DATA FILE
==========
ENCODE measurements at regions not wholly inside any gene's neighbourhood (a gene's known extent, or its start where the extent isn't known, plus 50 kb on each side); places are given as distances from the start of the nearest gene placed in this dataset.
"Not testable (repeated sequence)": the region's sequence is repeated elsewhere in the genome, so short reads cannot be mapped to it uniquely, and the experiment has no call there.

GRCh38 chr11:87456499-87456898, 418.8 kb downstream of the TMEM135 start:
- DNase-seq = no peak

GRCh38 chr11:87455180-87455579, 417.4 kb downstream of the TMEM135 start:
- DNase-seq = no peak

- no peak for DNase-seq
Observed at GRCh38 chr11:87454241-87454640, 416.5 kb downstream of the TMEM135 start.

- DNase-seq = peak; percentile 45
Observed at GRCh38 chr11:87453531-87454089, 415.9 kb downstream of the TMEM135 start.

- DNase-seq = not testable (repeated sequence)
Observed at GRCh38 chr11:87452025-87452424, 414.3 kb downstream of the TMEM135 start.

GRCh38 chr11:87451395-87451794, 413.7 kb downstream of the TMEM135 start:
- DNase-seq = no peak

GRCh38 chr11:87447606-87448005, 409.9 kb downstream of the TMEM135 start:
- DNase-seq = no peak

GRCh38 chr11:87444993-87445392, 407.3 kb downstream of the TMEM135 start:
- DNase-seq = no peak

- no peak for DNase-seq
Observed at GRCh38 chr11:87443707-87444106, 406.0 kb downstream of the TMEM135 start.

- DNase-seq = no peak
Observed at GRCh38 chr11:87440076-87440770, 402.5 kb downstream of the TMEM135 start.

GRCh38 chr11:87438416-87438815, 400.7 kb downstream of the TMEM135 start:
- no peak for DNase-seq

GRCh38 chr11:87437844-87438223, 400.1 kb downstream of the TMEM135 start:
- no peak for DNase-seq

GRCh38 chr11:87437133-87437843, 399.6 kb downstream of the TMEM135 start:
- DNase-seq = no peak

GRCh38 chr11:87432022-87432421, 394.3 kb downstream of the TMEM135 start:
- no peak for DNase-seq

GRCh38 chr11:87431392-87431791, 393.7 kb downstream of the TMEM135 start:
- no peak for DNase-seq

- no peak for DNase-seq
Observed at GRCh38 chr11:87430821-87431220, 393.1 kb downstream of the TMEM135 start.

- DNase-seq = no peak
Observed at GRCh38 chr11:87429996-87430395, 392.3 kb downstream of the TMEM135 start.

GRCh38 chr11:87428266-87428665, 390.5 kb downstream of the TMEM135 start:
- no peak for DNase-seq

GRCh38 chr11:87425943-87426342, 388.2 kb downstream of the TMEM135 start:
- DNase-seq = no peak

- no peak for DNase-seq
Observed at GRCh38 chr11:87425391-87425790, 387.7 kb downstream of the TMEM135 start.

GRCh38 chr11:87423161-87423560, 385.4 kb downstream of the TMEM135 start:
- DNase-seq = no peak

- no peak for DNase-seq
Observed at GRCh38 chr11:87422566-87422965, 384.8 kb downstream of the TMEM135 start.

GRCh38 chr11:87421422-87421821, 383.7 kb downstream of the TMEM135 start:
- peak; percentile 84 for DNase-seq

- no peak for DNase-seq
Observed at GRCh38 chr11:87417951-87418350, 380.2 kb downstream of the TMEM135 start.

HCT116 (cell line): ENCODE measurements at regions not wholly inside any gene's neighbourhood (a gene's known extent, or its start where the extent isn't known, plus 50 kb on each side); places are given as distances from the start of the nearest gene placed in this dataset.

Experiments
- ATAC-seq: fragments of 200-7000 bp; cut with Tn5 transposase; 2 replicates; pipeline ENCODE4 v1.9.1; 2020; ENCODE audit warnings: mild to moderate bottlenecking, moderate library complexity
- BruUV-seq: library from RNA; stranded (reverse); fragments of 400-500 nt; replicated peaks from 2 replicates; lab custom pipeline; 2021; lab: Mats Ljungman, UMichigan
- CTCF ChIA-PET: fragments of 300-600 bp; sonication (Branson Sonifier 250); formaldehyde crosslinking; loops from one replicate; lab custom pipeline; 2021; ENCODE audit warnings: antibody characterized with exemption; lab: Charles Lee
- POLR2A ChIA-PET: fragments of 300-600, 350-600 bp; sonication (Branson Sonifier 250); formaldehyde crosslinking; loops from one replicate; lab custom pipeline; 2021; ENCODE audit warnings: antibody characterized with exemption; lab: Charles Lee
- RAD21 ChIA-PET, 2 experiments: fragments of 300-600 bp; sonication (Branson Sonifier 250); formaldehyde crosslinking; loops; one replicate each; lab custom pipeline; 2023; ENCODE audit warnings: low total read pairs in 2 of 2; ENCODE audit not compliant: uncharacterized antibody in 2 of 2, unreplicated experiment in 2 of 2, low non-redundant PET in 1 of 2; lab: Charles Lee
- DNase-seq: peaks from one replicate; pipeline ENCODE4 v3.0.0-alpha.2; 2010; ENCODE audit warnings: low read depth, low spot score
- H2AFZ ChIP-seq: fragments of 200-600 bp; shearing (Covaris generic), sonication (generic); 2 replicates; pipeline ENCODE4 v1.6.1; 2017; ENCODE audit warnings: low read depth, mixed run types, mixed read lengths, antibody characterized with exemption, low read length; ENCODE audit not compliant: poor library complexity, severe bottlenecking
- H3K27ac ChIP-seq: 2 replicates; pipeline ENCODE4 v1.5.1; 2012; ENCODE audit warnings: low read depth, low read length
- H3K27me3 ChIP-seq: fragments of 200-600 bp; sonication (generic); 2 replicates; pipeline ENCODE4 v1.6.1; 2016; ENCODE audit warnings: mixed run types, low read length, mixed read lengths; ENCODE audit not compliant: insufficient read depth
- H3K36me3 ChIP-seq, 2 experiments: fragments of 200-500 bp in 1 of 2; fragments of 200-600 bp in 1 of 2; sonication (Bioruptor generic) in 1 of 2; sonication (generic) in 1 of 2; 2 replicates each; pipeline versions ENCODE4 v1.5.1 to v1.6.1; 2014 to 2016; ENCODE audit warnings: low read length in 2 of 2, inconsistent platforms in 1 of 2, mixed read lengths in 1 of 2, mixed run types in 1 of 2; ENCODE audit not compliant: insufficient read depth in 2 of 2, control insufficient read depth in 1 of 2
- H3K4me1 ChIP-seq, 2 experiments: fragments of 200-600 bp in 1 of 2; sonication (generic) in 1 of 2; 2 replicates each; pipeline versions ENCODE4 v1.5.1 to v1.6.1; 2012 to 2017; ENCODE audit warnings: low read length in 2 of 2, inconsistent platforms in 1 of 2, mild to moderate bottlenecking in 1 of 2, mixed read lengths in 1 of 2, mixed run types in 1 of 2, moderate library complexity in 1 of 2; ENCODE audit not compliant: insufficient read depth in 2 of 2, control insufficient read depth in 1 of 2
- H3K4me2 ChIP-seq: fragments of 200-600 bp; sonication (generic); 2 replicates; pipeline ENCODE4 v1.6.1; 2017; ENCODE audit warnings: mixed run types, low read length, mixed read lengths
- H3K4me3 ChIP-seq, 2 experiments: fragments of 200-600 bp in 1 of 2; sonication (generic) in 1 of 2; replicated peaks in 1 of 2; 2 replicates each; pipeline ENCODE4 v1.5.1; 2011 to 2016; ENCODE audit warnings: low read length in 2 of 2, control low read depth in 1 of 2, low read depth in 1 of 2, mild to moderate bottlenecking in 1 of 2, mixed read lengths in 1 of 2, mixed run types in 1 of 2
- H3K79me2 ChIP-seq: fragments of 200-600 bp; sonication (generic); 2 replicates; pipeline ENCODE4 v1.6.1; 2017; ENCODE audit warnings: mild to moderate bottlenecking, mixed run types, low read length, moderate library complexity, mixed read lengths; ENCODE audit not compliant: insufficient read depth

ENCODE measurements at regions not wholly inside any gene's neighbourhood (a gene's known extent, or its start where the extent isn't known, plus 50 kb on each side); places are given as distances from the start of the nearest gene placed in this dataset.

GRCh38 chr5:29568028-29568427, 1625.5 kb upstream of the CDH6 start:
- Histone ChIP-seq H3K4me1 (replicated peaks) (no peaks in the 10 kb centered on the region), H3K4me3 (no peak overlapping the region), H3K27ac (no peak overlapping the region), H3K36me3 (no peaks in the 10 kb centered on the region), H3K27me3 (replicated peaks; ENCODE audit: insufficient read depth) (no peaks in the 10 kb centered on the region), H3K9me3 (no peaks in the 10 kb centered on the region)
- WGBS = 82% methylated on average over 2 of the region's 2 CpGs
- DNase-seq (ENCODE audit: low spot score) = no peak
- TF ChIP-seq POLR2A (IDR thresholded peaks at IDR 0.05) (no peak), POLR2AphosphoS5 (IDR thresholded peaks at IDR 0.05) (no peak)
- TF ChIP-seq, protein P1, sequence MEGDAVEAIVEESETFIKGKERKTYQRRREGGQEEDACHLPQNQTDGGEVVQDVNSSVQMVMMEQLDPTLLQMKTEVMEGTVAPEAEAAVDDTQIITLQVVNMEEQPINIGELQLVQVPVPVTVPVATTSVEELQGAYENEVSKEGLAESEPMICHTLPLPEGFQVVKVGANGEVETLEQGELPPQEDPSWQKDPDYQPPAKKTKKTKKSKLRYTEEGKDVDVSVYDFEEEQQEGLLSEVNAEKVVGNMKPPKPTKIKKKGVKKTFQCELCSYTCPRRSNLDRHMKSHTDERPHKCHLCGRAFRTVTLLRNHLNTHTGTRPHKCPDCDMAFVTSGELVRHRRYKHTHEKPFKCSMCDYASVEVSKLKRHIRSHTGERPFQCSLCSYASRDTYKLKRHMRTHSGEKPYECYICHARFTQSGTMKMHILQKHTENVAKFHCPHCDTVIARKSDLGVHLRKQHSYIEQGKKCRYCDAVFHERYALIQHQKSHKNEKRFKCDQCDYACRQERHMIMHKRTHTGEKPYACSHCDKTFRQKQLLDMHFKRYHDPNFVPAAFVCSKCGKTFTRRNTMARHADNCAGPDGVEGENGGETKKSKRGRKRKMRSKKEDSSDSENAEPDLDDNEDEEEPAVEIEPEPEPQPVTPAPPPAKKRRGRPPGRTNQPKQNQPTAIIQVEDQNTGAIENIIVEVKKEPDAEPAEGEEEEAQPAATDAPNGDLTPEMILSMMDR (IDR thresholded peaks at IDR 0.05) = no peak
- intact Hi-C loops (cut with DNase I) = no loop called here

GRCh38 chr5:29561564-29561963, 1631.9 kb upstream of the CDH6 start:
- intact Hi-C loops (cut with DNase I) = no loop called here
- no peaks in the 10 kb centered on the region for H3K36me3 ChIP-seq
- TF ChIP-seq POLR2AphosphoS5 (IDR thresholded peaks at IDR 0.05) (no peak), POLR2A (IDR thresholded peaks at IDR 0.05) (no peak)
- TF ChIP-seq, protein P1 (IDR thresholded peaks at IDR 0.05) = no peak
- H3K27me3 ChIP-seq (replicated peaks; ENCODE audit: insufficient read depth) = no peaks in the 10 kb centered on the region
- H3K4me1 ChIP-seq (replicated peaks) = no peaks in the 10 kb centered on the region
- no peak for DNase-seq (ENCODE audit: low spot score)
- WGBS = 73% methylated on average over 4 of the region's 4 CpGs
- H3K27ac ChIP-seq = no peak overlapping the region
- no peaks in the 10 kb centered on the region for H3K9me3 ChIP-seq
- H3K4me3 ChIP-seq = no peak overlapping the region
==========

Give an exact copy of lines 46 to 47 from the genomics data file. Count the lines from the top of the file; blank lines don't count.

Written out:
Observed at GRCh38 chr11:87422566-87422965, 384.8 kb downstream of the TMEM135 start.

GRCh38 chr11:87421422-87421821, 383.7 kb downstream of the TMEM135 start: